Socialist Educational Association

23rd February 2001 at 00:00
It was a driving force in the Labour party for decades, but the Blair era prompted the SEA to split from its erstwhile comrades

What is it?

The SEA started out as the National Association of Labour Teachers in the 1920s and for the next 75 years was one of the Labour party's largest affiliated organisations. The prime mover of education resolutions at party conferences, it had members in high places.

But not now?

Not really. It calls itself an "independent socialist educational organisation" and "a critical friend" of the Labour party.


The split stemmed from a row just before the last election, between old and new Labour factions. Graham Lane, general secretary during Labour's opposition years, and some allies, wanted to stick to party policy; but former National Union of Teachers' president Max Morris, then the chairman, and his supporters, wished the SEA to become independent, not "pager slaves like MPs".

There followed a year of conflict before Lane, education chair in Newham, London, resigned in March 1998.

Who's in charge now?

The SEA's 1998 elections ended with victory for the Morris faction. Tony Pearce and Peter Holland, both from Staffordshire, bacame general secretary and chairman, respectivly. They are still there. So is octogenarian Max, who lists "baiting the Department of Education (sic), and ridiculing Trotskyists and trendies" as his recreations in Who's Who.

Who belongs to it?

An impressive list of members included 19 ministers at the last election, including Gordon Brown and David Blunkett. Stephen Byers and Roy Hattersley are still vice-presidents. Caroline Benn (wife of Tony) was president from 1973 until her death last year. By 1997 numbers had halved from 1,500, but have struggled back to 900-plus. "We are in good heart," says Peter Holland.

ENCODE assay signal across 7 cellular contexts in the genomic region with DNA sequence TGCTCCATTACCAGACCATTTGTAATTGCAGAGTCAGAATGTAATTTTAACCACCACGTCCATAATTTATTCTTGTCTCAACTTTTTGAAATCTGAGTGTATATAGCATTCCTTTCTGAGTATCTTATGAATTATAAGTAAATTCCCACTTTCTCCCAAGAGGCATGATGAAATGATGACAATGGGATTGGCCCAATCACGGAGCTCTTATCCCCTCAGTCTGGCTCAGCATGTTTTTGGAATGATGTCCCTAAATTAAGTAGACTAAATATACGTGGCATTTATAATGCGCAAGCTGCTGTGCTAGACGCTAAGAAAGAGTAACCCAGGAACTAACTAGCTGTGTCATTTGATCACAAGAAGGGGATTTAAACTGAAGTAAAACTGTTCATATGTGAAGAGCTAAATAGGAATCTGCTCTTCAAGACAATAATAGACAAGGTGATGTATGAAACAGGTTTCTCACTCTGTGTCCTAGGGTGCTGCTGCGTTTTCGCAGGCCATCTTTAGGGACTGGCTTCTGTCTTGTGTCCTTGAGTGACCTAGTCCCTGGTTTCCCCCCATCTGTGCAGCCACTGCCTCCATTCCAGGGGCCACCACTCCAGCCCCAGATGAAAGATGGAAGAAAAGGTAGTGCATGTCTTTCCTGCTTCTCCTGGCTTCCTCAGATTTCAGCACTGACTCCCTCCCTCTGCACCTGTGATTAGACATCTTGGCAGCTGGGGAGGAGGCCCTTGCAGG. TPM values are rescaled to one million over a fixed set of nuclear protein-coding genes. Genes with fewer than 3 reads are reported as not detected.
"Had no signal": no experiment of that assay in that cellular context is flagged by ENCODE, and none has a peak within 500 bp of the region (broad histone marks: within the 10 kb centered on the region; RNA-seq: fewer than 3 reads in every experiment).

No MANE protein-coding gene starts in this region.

What does it do now?

Its manifesto for the next election calls for an end to selection; a complete network of neighbourhood comprehensives; withdrawal of charitable status from independent schools; and the abolition of OFSTED (in other words, everything that isn't in last week's Green Paper). It organises conferences and produces a bi-monthly newsletter and pamphlets. "We work quietly rather than seeking headlines," explains the chairman.

Future prospects Unlikely to get back to the heart of government under this regime. But could regain influence if Labour loses.

Any modernising tendencies?

Has a website: http:welcome.toSocialistEducation

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